So… funny– I’ve had The Chinese Tarot by Jui Guoliang, first published back in 1989 then reprinted in 2012, brand new, still shrinkwrapped, for years. Years. I probably set it aside with the intention of sitting down to open it at some point, but forgot about it. The deck then got swept into a pile with others and only last month when I decided to do a total spring cleaning did I stumble upon this brand new deck of cards. And I thought, you know, this is worth sharing as a deck review on my blog.
The card back design is… not my favorite, but the two mirror images of dancing apsaras is kind of a cute idea. [Apsaras are sensual, beautiful female spirits that can inspire artistic and musical creativity. Celestial apsaras dwell in heaven and worldly apsaras dwell in the waters on earth.]
The Fool card seems to be a reference to the beggar who became the Emperor of the Ming Dynasty, but I could be wrong. The reason I think that is because the beggar king trope would be a nice play on the Fool’s Journey. Or it could be Sū Càn (蘇燦), a martial arts folk hero who lived the life of a beggar.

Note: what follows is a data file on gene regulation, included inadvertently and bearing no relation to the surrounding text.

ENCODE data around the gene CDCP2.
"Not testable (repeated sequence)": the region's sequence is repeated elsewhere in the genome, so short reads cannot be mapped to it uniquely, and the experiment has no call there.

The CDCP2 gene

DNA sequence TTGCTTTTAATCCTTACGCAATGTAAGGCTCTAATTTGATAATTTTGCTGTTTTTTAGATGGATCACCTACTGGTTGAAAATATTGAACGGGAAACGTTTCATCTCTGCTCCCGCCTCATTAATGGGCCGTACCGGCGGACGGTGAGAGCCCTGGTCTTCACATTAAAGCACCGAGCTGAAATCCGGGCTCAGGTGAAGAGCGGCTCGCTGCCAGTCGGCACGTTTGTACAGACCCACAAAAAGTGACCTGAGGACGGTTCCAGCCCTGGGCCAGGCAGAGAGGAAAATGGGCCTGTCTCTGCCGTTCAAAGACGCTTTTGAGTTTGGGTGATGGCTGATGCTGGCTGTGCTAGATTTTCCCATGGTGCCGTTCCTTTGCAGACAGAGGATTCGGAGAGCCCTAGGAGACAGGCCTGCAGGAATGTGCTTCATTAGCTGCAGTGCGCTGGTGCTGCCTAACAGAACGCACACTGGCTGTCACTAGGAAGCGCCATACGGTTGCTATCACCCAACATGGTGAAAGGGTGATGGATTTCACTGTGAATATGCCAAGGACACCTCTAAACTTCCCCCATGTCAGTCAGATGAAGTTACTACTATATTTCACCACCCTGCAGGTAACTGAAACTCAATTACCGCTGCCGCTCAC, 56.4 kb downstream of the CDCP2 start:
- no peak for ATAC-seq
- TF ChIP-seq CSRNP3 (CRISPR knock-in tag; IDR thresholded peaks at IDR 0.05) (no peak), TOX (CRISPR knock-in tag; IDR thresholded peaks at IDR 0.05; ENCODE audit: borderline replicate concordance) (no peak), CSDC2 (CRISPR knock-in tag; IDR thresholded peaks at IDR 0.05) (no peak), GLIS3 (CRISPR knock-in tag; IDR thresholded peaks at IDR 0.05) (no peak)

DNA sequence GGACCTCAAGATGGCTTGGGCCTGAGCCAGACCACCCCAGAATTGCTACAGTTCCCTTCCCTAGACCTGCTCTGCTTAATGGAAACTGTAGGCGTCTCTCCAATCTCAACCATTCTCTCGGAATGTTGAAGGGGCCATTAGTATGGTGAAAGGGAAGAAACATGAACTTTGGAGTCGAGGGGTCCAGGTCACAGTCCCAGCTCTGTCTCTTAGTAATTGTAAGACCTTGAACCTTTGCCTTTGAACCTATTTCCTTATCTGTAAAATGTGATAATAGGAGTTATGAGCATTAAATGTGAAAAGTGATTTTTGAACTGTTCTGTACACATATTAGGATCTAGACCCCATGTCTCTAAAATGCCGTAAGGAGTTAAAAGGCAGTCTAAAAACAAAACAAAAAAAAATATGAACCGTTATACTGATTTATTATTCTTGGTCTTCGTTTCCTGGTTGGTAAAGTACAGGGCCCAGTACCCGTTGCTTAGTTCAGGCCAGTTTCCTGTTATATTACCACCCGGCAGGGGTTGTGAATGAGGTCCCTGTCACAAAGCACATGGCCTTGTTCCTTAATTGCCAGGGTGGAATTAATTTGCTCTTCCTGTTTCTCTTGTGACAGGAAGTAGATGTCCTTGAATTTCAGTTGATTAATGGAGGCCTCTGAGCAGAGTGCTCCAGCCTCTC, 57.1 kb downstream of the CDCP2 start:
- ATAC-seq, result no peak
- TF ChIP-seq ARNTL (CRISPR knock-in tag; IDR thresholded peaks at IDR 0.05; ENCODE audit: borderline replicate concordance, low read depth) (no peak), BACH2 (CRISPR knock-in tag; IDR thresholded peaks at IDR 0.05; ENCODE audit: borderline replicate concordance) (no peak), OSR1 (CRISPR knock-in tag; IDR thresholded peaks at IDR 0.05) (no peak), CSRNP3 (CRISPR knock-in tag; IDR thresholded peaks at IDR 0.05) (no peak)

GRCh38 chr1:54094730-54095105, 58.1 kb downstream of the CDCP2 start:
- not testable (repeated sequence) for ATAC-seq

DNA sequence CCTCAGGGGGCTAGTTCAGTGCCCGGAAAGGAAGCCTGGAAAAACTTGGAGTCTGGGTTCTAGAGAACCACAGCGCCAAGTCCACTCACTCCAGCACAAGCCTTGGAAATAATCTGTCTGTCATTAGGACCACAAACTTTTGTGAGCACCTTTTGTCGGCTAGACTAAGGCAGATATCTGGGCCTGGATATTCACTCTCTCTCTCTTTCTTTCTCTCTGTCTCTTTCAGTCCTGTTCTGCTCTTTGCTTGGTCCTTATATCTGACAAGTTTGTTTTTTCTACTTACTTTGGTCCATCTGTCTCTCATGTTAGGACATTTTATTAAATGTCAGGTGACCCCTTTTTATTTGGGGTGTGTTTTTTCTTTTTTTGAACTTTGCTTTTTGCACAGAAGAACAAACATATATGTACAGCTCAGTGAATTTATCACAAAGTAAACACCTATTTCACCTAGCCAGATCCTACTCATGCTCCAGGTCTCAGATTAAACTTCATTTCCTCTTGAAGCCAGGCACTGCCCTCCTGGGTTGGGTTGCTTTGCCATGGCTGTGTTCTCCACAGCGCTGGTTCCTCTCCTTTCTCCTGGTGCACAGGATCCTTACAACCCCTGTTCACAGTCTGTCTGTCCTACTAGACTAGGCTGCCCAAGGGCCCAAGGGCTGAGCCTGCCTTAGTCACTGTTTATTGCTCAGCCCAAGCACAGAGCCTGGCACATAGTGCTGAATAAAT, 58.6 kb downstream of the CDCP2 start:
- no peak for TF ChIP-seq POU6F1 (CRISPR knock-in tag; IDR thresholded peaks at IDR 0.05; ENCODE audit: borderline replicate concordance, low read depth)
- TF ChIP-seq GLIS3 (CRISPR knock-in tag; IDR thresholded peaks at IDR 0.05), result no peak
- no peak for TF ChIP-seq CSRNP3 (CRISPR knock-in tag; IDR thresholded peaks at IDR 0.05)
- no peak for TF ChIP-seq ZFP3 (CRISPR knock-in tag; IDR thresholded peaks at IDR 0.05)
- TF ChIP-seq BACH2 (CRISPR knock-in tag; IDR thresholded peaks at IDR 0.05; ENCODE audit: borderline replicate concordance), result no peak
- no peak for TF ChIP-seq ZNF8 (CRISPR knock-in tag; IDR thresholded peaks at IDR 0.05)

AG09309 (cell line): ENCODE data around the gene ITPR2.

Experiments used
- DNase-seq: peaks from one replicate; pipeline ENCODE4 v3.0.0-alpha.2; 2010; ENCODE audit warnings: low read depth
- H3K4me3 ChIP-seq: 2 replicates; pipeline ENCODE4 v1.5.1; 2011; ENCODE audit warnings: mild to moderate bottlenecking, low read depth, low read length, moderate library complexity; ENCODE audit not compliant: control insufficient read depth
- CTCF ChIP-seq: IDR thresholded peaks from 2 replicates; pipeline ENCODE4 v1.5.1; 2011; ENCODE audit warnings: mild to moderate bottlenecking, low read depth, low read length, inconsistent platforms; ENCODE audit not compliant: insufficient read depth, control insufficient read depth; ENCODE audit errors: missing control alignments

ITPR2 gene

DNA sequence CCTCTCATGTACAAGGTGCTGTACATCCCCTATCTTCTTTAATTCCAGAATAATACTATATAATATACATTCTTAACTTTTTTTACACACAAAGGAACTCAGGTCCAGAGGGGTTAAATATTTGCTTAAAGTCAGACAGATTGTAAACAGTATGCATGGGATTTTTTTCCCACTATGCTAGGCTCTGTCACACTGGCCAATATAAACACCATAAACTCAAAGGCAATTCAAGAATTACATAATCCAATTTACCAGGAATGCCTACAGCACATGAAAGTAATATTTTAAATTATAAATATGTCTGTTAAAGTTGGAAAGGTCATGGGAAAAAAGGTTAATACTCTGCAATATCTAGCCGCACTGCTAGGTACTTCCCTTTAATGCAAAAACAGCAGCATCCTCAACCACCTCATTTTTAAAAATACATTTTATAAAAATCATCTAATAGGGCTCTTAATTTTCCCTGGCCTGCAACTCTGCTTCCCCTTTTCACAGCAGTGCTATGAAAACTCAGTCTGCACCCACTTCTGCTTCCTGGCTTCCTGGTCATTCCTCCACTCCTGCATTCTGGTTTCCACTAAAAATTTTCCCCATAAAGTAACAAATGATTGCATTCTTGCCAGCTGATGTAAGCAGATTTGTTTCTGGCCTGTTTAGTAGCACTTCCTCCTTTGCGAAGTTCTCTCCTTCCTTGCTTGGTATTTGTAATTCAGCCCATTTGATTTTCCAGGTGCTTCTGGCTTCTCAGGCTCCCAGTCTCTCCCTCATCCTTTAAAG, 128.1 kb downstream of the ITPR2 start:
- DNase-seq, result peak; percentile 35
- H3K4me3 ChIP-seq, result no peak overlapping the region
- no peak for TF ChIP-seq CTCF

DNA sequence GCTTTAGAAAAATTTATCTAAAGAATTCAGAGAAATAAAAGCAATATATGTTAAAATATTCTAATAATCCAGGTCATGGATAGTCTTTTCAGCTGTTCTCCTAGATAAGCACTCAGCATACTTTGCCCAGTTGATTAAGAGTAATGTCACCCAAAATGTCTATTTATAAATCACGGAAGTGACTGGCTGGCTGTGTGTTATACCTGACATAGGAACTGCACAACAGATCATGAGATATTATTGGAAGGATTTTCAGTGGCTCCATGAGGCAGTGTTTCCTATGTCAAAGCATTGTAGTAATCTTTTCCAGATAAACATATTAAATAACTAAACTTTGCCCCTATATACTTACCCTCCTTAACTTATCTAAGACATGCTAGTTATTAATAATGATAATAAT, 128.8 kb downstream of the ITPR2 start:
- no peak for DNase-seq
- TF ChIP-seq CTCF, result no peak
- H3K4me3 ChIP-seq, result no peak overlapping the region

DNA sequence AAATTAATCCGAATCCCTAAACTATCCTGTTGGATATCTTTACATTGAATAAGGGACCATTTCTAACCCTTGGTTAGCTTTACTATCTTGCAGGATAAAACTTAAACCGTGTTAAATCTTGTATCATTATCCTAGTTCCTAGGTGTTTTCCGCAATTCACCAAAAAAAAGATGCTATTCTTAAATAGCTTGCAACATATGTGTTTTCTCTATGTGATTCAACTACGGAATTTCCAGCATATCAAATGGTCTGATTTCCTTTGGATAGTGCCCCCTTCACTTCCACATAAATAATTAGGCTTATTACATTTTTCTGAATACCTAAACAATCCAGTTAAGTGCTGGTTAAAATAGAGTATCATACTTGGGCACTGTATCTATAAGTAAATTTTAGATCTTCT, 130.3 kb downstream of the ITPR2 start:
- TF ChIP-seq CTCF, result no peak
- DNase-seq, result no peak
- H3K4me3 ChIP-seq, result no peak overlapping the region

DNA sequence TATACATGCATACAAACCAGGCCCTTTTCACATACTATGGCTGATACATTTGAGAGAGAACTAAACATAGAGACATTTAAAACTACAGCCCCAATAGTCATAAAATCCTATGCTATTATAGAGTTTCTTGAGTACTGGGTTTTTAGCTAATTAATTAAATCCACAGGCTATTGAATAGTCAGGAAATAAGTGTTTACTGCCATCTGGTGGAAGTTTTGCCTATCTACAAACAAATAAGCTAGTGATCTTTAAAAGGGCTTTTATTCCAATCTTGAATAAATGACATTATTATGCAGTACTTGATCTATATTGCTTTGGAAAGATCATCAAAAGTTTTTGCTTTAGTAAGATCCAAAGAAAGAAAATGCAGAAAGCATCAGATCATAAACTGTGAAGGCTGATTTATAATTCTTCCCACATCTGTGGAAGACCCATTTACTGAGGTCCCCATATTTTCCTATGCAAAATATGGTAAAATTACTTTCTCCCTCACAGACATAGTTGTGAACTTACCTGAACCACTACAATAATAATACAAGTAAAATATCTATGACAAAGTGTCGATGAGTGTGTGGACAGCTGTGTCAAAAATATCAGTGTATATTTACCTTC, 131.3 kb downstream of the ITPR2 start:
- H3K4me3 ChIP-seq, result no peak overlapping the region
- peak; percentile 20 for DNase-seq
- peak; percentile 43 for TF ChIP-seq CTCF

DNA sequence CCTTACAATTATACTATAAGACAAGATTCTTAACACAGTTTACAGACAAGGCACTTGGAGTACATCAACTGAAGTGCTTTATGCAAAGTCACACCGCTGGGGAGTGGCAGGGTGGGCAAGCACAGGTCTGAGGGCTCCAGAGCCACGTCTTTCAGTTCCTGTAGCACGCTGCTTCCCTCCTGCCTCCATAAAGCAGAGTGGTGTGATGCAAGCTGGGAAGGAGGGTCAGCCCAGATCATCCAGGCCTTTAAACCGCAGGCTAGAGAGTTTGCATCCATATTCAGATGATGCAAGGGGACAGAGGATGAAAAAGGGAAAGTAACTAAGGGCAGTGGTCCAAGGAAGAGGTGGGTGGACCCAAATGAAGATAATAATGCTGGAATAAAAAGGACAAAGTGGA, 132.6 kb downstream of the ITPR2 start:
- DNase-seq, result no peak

Sometimes the Little White Book included with this deck (written by the late Stuart Kaplan) offers specific insight. For example, The Hierophant features Zhang Daoling. I make several references to him in The Tao of Craft (which can be easily referenced via the index) because he’s, well, inarguably an important figure in the history of Taoist magic.
The Lovers card features what the LWB calls the “Cupids of China,” or more specifically, Hé Hé Er Xiān (和合二仙), the Immortals of Harmony and Union. Fun fact: the Immortals of Harmony and Union were historically depicted as two effeminate monks (as in both male) who lived together in seclusion up in the mountains, and they found such joy and happiness with each other that it became their divine powers that they could bless people with. Over the centuries, the depiction evolved with societal norms, and they were changed to a male and female pairing. Sigh.